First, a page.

As I'm sure some of you are no doubt thinking, its fair to say that The Terminator isn't exactly a horror movie in the classical sense, as it's somewhat short on much of the traditional imagery associated with the genre. It's also understandable that the film is more commonly pegged as a science fiction thriller, due to the whole time-travelling cyborg assassin business. However, the more one considers the basic dynamics of the story and the overall mood/effect generated by all the varying elements, the more it becomes apparent that it actually contains as much of the quintessence of the horror movie as almost any other superlative example of the genre.
This is another one of those films where a synopsis seems frankly superfluous, although I suppose it's worth saying a little bit about the genesis of the general idea behind it. The image of the Terminator itself apparently came to Cameron in the delirium of a fever dream, and its now iconic, mechanical death's head is certainly a potent, nightmarish image; a post-apocalyptic memento mori, if you will. Other story elements are admittedly influenced by a couple of Harlan Ellison scripted Outer Limits episodes; "Soldier" and "Demon with a Glass Hand".
The main thing which arguably makes The Terminator a horror movie is its portrayal of an impersonal, unstoppable, and seemingly indestructible killing machine that is completely, and single-mindedly committed to its purpose, which is, to annihilate yo' ass. When all is said and done, Michael Myers and the T-800 aren't that different, it's merely their motives that vary. In fact, Halloween (not to mention many other slasher films by proxy) and The Terminator are actually quite similar in the way they plot their general narrative trajectory. This time it's Uzi 9mm toting, time travelling robots that the protagonists have to worry about, as opposed to amoral, immortal, sister-obsessed psychos, but essentially, the story plays out in an analogous fashion. In both films, the killer has one woman in mind as its central quarry, but initially ends up chalking up a fair amount of collateral damage, so to speak, to get to her. In this context, Sarah Connor is obviously the proverbial Final Girl then.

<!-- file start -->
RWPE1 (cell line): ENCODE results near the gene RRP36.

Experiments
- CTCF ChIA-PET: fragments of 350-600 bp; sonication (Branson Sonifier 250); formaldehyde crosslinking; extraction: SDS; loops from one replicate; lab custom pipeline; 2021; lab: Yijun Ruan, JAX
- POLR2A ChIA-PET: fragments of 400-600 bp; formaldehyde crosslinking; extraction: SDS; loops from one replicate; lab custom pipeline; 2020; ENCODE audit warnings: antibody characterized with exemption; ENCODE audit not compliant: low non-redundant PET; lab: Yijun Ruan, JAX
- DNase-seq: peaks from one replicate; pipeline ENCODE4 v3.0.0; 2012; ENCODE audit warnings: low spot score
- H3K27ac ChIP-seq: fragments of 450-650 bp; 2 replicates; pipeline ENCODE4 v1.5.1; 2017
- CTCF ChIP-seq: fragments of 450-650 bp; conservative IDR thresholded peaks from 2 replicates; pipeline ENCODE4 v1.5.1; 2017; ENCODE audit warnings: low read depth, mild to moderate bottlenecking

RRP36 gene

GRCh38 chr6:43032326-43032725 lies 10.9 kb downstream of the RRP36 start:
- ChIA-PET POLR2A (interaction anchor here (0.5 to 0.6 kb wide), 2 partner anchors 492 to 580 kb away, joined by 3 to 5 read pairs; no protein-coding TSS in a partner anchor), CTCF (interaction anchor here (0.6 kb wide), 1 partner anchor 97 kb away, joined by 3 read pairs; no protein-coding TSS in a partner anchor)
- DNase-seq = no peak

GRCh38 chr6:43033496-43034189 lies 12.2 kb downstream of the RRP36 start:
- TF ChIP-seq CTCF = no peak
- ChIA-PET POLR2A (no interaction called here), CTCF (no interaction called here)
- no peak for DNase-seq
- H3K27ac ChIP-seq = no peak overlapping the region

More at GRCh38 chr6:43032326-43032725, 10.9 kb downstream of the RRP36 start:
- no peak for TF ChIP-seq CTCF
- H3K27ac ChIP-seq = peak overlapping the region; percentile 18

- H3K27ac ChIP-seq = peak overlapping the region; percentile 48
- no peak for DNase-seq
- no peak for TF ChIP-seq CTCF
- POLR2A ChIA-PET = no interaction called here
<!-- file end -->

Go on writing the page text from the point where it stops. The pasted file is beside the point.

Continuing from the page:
Other elements that help nudge the movie even further into horror territory include its midnight movie, city-that-never-sleeps, neo-noir ambience (come to think of it, the name of the club that Sarah hides out in at one point, 'Tech Noir', sort of sums up the general aesthetic) and the often doomy, driving, and now iconic, synth-laden score, composed by Brad Fiedel. There's also a cheeky false scare featuring an animal (an iguana this time) and bit of that old chestnut beloved of the surrealists and Lucio Fulci: eye violence. What more do you want from a horror film?